8. And no LV2 live support for Linux they hinted for some time ago in some presentation. So still no plugins for Linux users. New support (bugfix) pricing of $159/year is too much as well. Perhaps soon we will see a Bitwig Lite, Studio and Pro when the model does not work.

  9. The poor Hardware integration and not beeing able to change time signature in the middle of a song were no-go’s for me. The first one seems improved, what about the second one?

  10. They truly deserve to go bankrupt, they don’t even care about the users who supported them by buying their shit unusable software which is still beta. Now they have to to pay $ 160 a year to get a small feature like clip fades.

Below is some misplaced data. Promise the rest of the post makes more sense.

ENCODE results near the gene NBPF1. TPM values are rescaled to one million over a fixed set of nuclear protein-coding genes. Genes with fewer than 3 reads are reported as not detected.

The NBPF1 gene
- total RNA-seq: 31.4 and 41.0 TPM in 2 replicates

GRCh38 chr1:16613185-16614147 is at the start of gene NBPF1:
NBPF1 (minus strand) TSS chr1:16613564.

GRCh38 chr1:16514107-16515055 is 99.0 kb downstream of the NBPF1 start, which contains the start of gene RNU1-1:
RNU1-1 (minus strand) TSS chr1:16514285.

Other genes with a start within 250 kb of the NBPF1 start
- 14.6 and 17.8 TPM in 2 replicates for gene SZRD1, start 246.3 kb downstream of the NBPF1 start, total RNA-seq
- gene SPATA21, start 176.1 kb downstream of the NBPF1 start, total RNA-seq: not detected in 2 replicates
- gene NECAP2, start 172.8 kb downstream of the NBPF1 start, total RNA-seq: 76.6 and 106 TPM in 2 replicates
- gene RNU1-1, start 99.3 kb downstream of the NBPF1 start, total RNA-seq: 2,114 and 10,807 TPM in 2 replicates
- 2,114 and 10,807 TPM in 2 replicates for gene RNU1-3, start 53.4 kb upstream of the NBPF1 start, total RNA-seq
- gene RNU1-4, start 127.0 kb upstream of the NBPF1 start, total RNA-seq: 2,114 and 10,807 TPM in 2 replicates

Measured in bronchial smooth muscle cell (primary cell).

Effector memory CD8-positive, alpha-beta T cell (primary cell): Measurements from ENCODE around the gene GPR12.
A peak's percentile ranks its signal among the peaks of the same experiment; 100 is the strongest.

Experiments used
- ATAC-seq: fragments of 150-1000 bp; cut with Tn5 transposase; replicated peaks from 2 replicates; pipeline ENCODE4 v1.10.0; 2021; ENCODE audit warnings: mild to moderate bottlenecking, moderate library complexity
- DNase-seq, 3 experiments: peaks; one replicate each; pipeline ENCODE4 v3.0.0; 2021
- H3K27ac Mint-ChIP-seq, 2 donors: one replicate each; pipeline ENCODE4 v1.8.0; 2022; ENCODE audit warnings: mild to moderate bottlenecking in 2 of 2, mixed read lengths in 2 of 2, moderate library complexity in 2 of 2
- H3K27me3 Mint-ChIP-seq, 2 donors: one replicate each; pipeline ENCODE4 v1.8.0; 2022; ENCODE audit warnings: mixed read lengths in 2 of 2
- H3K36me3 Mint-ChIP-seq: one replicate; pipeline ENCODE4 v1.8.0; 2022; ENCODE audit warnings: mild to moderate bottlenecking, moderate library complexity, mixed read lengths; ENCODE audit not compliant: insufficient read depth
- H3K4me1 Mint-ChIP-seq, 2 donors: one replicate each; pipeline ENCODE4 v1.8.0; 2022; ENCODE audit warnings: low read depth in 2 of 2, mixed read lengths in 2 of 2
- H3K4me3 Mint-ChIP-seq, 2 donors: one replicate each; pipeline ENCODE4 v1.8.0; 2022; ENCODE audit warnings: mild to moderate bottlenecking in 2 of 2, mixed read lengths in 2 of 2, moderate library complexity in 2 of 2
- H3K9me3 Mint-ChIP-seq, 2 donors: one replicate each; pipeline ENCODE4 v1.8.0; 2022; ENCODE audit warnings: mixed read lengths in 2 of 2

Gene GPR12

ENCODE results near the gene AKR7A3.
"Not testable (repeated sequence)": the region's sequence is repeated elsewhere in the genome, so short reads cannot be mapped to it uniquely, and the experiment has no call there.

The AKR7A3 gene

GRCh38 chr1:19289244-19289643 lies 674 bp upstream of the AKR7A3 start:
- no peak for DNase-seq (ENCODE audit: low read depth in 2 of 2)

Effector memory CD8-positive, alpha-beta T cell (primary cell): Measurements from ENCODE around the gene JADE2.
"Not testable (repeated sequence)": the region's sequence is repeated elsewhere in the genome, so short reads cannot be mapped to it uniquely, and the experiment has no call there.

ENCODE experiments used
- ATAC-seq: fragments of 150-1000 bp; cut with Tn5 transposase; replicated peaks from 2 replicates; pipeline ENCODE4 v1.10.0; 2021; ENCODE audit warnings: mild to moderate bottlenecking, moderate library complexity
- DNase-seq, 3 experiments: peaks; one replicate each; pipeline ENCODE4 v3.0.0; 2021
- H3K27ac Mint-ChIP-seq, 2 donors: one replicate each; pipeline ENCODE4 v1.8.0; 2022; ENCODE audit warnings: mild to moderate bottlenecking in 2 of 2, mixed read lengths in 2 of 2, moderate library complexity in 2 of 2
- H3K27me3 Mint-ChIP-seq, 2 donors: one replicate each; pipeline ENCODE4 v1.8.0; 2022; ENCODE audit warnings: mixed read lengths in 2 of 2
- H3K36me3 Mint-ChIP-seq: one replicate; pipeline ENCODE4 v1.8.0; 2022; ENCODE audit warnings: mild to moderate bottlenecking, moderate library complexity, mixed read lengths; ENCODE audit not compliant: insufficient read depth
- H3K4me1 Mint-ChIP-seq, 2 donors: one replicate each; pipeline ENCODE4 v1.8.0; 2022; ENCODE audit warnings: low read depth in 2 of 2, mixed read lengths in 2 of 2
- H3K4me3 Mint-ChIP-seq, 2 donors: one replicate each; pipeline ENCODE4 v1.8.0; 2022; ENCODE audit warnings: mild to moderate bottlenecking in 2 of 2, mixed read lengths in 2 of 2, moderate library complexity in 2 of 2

11. way too little way too late, imo – and that seems to be a consensus as well

    its too bad, Live needs more competition .. just the whole psuedo-pattern based live DAW market needs more options, for real

  12. This might be the end for Bitwig, it’s quite obvious they are in financial trouble. They are only 3 developers to keep 3 platforms, there’s no way they can do that. 8 years to deliver a version 2, when their version 1 is still beta. Pretty bad for the guys with good will and the fanboys who supported them and kept them alive to find out they don’t care about them, at all.